This is pretty trivial (and trivial to fix), but I’m chronicling it for
my knowledge as much as anyone else’s. The issue is that a given Python
egg is missing some form of files, most commonly the ‘docs’ directory in
my experience, because the build wasn’t configured correctly.
The error goes somewhat like this:
Getting distribution for 'my.theme'.
error: docs/HISTORY.txt: No such file or directory
An error occured when trying to install my.theme 1.5.0. Look above this message for any errors that were output by easy_install.
Update: You should check out wildcard.fixpersistentutilities
- it’s a fantastic solution to problems like this. Many thanks to
Nathan Van Gheem, the author of the add on. Check out the link and
see how to install it (temporarily) on your Plone instance that
needs its site manager cleaned up.
Leftovers are typically useful when they’re in your fridge at home. They
mean you don’t have to mess around making lunch for the next day for
work, and can just grab them, and walk right out the door. Now,
leftovers in the zope.component SiteManager aren’t …
These titles of my posts just keep getting longer and longer. For those
of you paying close attention (I know who you are), this is the next in
my series of getting the above-mentioned tools working together.
Previously, it was Centos 5.x, Jaunty (9.04), Karmic (9.10) and now
Lucid (10.04). Only subtly different, each of this distributions has
pretty much called for its own post on the matter of getting a working
Plone 3.x / Python 2.4 virtualenv installation going. So, here goes
this time around.
I’m skipping actually quantifying the number of things to do because
this post will undoubtedly get updated as time goes on. I’ve just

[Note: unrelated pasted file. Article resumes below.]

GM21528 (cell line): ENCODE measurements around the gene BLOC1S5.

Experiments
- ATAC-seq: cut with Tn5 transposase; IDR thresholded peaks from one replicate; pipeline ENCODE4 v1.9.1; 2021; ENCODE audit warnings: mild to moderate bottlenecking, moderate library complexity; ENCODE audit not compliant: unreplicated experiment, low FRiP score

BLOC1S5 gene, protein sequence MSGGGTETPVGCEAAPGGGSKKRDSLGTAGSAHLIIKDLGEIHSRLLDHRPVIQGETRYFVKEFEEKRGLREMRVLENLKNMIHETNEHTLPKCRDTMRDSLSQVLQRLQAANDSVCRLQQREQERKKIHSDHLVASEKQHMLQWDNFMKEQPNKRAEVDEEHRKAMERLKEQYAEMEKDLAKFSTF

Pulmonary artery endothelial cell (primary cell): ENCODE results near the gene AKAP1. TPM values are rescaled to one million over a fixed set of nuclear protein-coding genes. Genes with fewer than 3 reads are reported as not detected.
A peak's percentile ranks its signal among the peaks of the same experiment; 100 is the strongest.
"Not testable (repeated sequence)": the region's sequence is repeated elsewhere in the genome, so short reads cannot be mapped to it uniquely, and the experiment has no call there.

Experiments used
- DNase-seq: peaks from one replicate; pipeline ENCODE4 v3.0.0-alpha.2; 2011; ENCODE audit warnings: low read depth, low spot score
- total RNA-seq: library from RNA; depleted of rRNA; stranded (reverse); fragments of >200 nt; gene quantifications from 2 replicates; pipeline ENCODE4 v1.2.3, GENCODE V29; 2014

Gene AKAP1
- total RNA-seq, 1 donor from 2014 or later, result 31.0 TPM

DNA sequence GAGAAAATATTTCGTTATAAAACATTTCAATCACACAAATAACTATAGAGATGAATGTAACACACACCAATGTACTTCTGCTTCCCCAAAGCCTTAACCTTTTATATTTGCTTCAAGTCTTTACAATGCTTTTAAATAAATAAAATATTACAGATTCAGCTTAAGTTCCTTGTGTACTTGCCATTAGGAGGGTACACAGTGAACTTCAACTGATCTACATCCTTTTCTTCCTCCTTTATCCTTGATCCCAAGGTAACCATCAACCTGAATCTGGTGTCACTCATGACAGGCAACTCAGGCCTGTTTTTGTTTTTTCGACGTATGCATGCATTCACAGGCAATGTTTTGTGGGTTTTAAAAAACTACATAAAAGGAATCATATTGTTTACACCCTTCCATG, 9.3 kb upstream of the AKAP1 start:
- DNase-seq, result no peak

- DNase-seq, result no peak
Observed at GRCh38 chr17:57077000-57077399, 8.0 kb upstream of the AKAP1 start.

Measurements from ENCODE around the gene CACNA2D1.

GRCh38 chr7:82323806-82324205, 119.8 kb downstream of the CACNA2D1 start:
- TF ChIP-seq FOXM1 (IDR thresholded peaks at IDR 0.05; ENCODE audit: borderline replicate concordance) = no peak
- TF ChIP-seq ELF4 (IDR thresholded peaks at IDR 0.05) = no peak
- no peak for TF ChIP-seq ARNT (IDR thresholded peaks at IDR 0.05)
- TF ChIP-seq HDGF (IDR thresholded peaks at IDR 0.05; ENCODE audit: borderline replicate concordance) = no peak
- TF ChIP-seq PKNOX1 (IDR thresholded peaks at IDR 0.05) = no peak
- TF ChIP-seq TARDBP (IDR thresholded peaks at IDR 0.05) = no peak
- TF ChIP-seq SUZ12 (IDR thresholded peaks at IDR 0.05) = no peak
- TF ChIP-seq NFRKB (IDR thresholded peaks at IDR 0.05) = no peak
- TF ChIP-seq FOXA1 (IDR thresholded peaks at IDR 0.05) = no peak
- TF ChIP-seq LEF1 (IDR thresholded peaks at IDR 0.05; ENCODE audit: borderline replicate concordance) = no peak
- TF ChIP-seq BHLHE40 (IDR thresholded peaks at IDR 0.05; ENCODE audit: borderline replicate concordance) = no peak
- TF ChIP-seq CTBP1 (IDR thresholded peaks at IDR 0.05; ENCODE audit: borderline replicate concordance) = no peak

updated both my computers (personal laptop and work desktop) to Ubuntu
10.04 from 9.10 and I’m very happy with how things have gone. That isn’t
to say a few minor things haven’t annoyed me, such as Project Hamster
removing its Day view for task management or Python 2.4 being dropped
entirely, but overall, it’s gone well. Here’s my thoughts on what you
should do as soon as …
Writing unit tests (especial doctests) for your Plone product is
reasonably time consuming. For us developers, having tested code is
absolutely essential. This is especially true when clients are beating
down your door looking for a fully functional product and you need to
know what you’ve written works and isn’t going to fall over (just yet,
anyway). Web apps are able to be tested using a multitude of frameworks,
Zope’s doctest machinery is right there within your Plone product. In
order to write these, enter zope …
Plone 4 is approaching! Excellent! Lots of new features to play around
with and plenty more things to have to fix with the upgrade. I’ve been
keeping tabs on the change log of updates and it’s looking really good.
Lots of little, but significant, changes are afoot. Now, how about
actually installing the Alpha 2 version of Plone 4 to see it for real?
Let’s do it!
My steps are not going to work on your computer. I don’t think you’ll
be able to follow my words/commands exactly, but here goes anyway about